While doing another T.V. interview on “motivating employees during tough times” and “using humour in the workplace to boost morale”, I was asked if there are too many media stories about what people need to do to keep their jobs during these difficult times.
My response was something along the lines of: “As soon as the media starts asking the old are-we-beating-this-issue-to-death question then there’s probably a good chance that, yes, indeed, we’ve probably crossed some tipping point.
Here’s a nutshell of some of the other comments I’ve been saying in recent interviews:
– “Hello. It’s nice to be here.” (I’m a polite interviewee.)
– “Humor in the workplace is needed now more than ever for a whole raft of reasons. Humor can lift morale, even if just temporarily, stamp out stress, and improve communication and even trust in the workplace.”
– “Humor during tough times can give teams a sense of unity, a sense of “we’re all in this together” -ness.”
– “The slowdown in the economy is a chance for the great organizations to become even greater by focusing more than ever on their core values and on offering great customer service.”
– “There are still many success stories out there, that the mainstream media doesn’t pick up on. Pick up a copy of Inc. or Fast Company magazine and folks might feel a little less discouraged.”
– “We need to keep some perspective: I know there are a lot of people and organizations hurting out there, but for some organizations, especially in my home province of Alberta where we’ve seen a wild, wild, west mentality over the last few years, the “slowdown” is really just a return to “normal speed” before the boom.”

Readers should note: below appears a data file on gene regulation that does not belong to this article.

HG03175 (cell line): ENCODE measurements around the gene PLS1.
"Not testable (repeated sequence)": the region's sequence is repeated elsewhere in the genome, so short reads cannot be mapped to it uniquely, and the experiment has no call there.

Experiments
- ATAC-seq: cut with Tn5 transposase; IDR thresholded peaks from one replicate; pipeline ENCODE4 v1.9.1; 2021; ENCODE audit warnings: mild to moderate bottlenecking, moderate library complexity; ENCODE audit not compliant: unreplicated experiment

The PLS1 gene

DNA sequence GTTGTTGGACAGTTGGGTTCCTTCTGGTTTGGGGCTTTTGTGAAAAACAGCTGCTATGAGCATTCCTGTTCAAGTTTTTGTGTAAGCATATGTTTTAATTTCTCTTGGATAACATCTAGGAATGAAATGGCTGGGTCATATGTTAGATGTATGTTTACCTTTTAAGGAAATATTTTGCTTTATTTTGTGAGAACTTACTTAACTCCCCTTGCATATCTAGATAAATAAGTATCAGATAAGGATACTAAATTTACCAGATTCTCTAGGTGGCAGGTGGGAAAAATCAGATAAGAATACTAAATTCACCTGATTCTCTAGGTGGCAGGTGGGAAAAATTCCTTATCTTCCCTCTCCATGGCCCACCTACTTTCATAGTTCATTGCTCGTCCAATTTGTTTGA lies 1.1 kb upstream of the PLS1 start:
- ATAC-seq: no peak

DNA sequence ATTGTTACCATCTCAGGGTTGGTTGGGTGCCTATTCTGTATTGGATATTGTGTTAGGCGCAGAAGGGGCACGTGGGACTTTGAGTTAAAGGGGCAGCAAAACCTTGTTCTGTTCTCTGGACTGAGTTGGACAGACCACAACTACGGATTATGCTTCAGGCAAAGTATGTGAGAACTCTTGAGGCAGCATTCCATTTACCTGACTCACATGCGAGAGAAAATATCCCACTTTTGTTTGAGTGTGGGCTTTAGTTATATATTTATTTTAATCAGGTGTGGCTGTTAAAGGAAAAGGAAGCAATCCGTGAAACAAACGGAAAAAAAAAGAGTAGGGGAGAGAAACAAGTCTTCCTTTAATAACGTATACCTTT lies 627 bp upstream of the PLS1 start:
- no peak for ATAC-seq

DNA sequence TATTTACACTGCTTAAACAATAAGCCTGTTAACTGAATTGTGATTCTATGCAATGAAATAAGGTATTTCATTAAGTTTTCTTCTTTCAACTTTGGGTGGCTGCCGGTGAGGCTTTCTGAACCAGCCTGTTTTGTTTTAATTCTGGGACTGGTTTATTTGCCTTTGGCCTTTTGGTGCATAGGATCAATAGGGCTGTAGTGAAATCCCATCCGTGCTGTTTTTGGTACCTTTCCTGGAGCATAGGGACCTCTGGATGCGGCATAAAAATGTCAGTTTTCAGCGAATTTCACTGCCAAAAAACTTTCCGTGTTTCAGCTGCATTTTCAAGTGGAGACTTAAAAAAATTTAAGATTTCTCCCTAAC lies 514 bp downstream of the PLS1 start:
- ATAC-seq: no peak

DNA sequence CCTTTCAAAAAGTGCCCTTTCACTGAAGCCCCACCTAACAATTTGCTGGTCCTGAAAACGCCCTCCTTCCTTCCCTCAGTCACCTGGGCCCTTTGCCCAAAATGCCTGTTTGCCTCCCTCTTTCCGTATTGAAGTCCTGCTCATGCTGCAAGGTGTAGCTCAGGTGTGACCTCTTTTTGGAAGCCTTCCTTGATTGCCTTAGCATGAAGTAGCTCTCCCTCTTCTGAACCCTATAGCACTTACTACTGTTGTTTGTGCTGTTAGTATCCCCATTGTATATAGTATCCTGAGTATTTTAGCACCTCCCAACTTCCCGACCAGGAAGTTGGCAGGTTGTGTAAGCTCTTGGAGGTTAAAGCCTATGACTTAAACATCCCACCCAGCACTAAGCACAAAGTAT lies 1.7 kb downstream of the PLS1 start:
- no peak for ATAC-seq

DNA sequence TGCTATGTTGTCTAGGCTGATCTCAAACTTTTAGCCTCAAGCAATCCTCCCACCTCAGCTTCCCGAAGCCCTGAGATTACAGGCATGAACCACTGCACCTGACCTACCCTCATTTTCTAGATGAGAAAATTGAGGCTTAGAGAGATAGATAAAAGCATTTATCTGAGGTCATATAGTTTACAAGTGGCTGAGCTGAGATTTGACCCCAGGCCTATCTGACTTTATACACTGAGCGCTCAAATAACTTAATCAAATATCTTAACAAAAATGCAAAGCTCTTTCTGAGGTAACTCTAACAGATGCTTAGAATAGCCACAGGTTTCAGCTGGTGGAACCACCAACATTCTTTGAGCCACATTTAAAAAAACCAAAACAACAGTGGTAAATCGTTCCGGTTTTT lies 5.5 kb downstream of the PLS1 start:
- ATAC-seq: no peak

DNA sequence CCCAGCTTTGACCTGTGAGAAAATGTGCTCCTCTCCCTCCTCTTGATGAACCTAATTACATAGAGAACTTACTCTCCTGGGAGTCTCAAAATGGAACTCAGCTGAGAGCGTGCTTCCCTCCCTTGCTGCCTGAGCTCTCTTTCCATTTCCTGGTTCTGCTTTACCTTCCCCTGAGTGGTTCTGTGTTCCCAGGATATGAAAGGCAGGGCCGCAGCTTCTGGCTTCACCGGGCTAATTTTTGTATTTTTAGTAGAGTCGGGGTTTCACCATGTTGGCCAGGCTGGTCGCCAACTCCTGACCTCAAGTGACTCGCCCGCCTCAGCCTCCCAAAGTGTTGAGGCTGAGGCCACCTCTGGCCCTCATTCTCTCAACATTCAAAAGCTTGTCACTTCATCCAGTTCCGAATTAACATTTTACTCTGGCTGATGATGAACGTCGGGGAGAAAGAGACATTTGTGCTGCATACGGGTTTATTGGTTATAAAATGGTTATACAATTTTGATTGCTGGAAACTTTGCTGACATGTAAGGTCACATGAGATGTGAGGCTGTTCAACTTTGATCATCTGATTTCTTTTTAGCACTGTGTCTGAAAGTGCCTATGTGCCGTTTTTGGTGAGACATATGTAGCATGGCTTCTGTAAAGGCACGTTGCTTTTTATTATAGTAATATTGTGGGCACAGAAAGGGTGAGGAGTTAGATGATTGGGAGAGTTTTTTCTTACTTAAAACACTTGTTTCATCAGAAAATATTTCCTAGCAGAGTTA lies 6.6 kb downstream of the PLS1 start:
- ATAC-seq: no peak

– “Black humor is on the rise, as one would expect. Like seasoning, a dash of black humor in the workplace can help, but add too much and you threaten to poison the entire workplace stew.”
– “Workplaces need to celebrate now more than ever. Not in outlandishly extravagant ways, but they do need to celebrate, even if the celebrations are a little more low-key, and the milestones a little less grand.”
– “Motivating employees during tough times involves pretty much the same things it does during the good times, only you need to communicate perhaps even more so. An inspiring vision, modeling core values, treating people with respect and dignity, building trust, showing appreciation and recognition, celebrating successes and giving people a chance to do meaningful work that makes the best use of their talents are still the hallmarks of a highly-motivated workplace.”
– “Those workplaces that don’t panic and keep their eye on the long term picture will be the ones that survive and will be ready when the economy picks back up.
– “Finally, at both an individual and company level, it’s not enough to be good, or to be “the best.” You’ve also got to be different if you are going to stand out from the herd and be heard when the going gets tough.”
Which is why “survival of the funniest” might not be a bad slogan to help us navigate through these challenging times.
Michael Kerr, www.HumoratWork.com
“Just wanted to say “WOW!” Our group has had many speakers over the years, but none the likes of Mike Kerr.”
Richard Dansereau, President, NAPA Autopro BDG
“Michael Kerr is one of the best speakers I have seen. I highly recommend him!”
Veronica D. Bouvier, Executive Vice President and Chief Financial Officer, Aspen Properties Ltd.
“Mike held the full attention of our senior management team for a full FOUR hour
presentation – no small accomplishment!”
Martine Rothblatt, CEO, United Therapeutics
“Our participants rated you as the speaker with the highest quality and relevance.”
Lana J. Larocque, Alberta Human Resources